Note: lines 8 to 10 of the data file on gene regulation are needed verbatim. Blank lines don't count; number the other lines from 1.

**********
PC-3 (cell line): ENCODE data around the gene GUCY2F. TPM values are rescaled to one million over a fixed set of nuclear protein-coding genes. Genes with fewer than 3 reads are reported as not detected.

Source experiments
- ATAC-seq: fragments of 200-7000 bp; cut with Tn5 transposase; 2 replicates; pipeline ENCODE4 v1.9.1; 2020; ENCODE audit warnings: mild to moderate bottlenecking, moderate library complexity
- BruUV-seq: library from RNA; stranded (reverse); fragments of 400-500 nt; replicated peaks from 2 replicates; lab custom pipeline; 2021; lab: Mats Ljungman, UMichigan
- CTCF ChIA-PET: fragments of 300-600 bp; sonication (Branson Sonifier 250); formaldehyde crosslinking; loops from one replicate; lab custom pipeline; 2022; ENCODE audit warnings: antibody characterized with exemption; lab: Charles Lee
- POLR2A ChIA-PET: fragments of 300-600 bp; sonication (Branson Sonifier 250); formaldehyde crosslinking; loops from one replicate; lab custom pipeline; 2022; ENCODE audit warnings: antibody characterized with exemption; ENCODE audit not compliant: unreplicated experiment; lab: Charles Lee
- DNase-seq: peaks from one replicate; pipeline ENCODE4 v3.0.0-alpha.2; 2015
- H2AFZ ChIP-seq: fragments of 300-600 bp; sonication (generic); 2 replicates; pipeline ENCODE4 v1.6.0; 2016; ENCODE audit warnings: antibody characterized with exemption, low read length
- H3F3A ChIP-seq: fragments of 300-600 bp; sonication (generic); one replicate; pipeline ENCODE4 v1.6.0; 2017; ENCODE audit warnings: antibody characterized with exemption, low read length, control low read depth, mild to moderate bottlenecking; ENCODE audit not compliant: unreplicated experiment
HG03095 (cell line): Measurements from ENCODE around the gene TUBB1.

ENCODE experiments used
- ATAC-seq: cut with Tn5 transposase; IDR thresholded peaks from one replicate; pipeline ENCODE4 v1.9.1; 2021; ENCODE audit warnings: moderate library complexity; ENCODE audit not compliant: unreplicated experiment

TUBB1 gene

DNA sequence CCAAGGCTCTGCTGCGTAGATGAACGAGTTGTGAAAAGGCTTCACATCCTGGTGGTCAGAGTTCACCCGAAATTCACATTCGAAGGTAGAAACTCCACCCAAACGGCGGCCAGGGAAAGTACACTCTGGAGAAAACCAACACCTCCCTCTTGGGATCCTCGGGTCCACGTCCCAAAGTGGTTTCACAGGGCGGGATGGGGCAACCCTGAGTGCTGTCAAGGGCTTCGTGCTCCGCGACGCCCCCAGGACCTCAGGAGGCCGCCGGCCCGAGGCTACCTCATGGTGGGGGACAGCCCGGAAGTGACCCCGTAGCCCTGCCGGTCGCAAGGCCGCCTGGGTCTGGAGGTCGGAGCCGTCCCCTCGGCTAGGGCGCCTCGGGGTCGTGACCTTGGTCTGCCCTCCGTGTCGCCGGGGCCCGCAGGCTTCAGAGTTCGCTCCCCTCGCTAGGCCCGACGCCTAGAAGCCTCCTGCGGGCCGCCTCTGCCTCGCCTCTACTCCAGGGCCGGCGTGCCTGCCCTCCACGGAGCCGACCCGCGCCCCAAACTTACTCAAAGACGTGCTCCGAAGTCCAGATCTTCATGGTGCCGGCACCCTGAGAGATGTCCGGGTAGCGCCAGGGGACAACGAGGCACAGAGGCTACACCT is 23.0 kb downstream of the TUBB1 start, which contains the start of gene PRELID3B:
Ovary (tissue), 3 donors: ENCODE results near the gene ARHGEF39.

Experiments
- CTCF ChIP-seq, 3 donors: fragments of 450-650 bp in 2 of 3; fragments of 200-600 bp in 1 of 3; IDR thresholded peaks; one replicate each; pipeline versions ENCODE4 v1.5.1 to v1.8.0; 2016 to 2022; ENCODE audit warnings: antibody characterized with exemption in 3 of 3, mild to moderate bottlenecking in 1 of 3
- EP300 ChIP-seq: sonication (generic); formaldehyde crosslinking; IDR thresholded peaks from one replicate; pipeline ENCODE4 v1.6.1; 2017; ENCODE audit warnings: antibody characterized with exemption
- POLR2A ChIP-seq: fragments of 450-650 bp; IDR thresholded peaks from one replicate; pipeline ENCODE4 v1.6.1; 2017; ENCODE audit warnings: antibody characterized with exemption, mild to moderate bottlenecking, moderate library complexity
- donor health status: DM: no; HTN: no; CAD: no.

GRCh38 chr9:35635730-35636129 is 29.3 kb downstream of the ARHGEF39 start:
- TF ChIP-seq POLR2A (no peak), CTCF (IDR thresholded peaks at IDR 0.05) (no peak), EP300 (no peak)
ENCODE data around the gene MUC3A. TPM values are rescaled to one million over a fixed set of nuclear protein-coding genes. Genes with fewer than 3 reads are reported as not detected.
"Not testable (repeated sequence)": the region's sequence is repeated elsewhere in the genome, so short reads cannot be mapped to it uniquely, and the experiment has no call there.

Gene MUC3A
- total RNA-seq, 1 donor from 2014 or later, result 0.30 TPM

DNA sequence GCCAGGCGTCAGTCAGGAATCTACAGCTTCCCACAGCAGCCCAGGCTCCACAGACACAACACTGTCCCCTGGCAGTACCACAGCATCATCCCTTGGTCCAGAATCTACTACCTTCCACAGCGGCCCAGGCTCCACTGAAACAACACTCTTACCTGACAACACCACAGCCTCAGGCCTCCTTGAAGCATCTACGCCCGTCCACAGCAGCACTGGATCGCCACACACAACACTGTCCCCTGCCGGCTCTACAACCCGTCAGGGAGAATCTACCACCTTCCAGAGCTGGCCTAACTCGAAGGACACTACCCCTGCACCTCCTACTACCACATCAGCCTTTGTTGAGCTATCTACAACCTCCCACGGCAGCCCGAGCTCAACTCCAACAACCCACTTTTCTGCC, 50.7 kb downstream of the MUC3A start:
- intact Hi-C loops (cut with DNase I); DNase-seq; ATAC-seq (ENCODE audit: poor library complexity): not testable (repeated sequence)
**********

- H2AFZ ChIP-seq: fragments of 300-600 bp; sonication (generic); 2 replicates; pipeline ENCODE4 v1.6.0; 2016; ENCODE audit warnings: antibody characterized with exemption, low read length
- H3F3A ChIP-seq: fragments of 300-600 bp; sonication (generic); one replicate; pipeline ENCODE4 v1.6.0; 2017; ENCODE audit warnings: antibody characterized with exemption, low read length, control low read depth, mild to moderate bottlenecking; ENCODE audit not compliant: unreplicated experiment
HG03095 (cell line): Measurements from ENCODE around the gene TUBB1.